Dates:  Aug 18-Oct 26, 2019
Levels:  All
Workshop Fee:  $13,995
Class Size: 12


Our Cinematography Intensive is a fully immersive program that provides students with the knowledge, tools, and experience, essential to become a working professional in the film industry. Unlike any other film program you’ll find, this Intensive exposes you to fundamental film theory, top-tier industry equipment, and the tools and knowledge to prepare you to work as a professional, or get to the next level in your career.

In a sequence of workshops, you’ll spend each week focusing on a particular aspect of the art and craft of cinematography, and be guided by seasoned industry professionals with years of experience honing their craft at the highest levels of film production. You’ll make valuable professional connections, learn hands-on with industry gear, and accumulate content each week for your professional portfolio or demo reel.

Students will leave the program having gained meaningful and extensive experience in all aspects of cinematography, the camera, and visual storytelling.

The Intensive is offered once in the Fall (10 Week Program), and once in the Summer (8 Week Program).


“The industry professionals that come in are world class. You get intimate time with them to really ask questions, learn, and network with other creatives. All the while, you get hands-on time with some of the best equipment in the industry, which is unique for a small school in the middle of (beautiful) nowhere.

I will always recommend Maine Media as a great organization!”

-Rob Weidner, 2014 Alum
Camera Operator, “Black Panther”, “The Maze Runner”

Header Image: ©Seth MacMillan (Cinematography Intensive 2017)


The Courses:

Basic Lighting and Grip | Travis Trudell

In the Kick-off week of the intensive, students will be introduced to the basic procedures and protocols of working on a film set, and become familiar with the essential equipment used in all productions, such as lighting units and grip gear. They participate in a series of hands-on exercises, lighting and shooting a variety of interior, exterior, day and night scenes. They build and light sets within the soundstage, as well as shoot in practical locations, all while becoming familiar with each of the various roles of a film crew. Set etiquette and safety will be taught and emphasized throughout the week.

The Art of Cinematography | Leland Krane

This workshop is a comprehensive introduction the fundamental technical aspects and aesthetic considerations of the craft and process of cinematography. Students explore the camera as a tool, and the theory of cinematic storytelling. They are introduced to fundamental concepts through lectures and demonstrations. They explore the theory and use of exposure, lens selection, frame rate, shutter angle, depth-of-field and composition. Through hands-on exercises in-studio and on location, led by a career cinematographer, participants get their feet wet shooting with digital cinema cameras and DSLRs, as well as with various lenses, filtration, and lighting units. The dynamics of working as a crew are explored, and students are introduced to the primary roles and responsibilities of each member of a camera team, including Director of Photography, Camera Operator, and Camera Assistant, and their relationships to one another in production.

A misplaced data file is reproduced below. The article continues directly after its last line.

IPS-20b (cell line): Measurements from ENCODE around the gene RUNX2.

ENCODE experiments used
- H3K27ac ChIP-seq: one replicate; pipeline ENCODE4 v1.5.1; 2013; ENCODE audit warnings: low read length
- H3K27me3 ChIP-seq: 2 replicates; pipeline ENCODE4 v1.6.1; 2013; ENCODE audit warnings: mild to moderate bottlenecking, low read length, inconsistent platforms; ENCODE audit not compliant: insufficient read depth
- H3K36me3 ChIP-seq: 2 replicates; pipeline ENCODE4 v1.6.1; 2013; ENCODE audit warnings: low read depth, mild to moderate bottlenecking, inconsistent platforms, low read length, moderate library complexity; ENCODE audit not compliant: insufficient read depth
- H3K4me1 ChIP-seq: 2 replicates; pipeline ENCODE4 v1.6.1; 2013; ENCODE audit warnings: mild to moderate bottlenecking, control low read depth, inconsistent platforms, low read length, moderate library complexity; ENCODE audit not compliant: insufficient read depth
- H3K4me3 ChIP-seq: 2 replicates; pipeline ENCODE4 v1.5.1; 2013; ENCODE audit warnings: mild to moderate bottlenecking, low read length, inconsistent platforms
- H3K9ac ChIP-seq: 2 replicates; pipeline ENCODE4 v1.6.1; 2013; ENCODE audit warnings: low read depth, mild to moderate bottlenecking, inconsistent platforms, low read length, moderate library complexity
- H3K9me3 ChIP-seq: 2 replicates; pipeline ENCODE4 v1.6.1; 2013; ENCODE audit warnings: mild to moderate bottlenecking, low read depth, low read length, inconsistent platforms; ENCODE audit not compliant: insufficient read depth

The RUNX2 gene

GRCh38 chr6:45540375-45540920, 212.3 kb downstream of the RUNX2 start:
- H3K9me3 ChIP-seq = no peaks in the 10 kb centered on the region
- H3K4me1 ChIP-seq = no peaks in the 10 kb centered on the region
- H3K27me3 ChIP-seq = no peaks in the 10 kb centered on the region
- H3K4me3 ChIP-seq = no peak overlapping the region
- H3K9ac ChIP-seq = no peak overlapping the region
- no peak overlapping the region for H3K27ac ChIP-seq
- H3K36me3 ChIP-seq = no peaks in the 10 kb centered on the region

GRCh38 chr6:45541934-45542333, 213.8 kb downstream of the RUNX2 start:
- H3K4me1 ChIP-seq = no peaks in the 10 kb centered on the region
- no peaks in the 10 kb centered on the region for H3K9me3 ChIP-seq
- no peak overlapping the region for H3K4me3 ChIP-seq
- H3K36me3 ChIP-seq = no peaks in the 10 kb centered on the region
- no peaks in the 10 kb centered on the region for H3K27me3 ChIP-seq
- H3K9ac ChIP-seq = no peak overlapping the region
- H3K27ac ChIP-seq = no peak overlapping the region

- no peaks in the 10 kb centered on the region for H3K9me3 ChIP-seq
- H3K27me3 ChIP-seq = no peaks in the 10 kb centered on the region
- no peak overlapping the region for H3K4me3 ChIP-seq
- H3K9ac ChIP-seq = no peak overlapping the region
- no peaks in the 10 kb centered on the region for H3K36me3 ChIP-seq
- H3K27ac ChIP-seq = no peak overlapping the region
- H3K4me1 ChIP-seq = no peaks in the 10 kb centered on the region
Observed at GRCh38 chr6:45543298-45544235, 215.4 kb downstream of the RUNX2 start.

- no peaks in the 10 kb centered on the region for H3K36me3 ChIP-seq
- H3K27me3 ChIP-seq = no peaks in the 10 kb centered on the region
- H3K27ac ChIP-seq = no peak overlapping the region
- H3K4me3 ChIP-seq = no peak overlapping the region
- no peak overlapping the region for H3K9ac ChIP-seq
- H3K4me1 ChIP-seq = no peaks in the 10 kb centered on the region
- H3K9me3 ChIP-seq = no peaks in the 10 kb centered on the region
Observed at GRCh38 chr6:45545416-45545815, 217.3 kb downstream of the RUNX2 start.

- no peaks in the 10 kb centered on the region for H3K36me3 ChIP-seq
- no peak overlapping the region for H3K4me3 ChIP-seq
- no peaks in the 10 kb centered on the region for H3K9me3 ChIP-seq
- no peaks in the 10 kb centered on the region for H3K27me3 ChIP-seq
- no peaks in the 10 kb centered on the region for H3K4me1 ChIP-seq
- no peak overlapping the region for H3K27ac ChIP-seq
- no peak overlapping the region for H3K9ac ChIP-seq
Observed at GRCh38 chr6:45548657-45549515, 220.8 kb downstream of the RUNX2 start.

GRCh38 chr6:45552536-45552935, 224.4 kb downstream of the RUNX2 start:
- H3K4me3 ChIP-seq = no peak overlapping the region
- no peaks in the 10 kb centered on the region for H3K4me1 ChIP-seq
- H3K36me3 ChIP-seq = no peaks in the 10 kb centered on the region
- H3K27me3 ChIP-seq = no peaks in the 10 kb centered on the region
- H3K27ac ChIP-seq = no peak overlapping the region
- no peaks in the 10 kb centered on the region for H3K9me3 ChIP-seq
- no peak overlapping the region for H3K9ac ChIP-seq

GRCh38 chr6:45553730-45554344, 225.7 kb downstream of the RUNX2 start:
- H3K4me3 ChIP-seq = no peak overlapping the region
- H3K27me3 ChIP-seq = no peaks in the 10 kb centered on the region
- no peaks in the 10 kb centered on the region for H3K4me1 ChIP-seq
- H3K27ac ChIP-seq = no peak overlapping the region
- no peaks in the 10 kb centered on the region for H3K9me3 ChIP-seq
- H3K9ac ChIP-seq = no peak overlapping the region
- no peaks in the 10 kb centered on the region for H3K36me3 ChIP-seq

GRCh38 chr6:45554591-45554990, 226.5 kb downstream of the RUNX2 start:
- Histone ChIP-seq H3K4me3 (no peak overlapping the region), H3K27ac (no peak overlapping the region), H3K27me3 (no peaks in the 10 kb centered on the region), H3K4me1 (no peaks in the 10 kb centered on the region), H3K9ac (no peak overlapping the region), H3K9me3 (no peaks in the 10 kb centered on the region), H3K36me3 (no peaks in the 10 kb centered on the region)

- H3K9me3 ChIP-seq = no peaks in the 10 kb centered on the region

Camera in Action | Tatjana Krstevski

Week 3 of the Track will be project and exercise-based and operator-intensive. Students will become well-versed in shooting handheld, as well as with various camera support systems such as dollies and 3-Axis gimbals. In this course, students will participate in a variety of exercises and be tasked to execute a series of camera moves both handheld and on support, in an array of practical scenarios. Each exercise will challenge students in executing the physical and ergonomic aspects of the shot while composing a strong frame. Students will then shoot original or adapted scenes, and explore the roles and crew positions needed to execute camera moves and lighting set-ups. They will design storyboards and shot lists and keep a consistent visual style in composition, lensing, movement, rhythm and pace. They will learn how to best communicate with their crew to achieve their vision. Work will be edited in conjunction with MMW's Post Production staff, and critiqued in class. An emphasis will be placed throughout the week on the motivation for camera movement.

Location Lighting | Bill Holshevnikoff